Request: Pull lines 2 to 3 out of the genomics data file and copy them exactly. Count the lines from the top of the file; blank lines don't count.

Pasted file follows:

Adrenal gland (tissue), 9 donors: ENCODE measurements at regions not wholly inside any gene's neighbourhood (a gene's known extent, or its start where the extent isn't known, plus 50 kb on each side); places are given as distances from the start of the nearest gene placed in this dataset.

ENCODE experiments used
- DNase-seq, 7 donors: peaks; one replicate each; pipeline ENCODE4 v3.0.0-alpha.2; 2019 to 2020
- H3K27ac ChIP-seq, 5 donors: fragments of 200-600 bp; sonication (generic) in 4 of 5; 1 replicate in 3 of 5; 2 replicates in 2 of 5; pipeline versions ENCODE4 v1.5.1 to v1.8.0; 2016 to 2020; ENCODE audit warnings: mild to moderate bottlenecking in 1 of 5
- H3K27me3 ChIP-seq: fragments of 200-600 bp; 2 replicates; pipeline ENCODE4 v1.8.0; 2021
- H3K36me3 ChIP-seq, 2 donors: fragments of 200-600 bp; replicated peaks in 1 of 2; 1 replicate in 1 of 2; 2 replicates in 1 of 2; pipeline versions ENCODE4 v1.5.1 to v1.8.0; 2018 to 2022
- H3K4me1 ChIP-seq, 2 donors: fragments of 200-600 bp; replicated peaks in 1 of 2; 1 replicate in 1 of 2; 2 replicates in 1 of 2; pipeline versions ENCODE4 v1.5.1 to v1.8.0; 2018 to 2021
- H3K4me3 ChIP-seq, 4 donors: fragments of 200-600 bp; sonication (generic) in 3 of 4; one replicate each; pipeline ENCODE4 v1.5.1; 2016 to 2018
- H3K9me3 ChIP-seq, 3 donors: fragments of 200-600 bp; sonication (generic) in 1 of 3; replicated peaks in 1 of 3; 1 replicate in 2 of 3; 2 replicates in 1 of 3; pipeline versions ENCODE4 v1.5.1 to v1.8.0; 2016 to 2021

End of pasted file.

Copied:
ENCODE experiments used
- DNase-seq, 7 donors: peaks; one replicate each; pipeline ENCODE4 v3.0.0-alpha.2; 2019 to 2020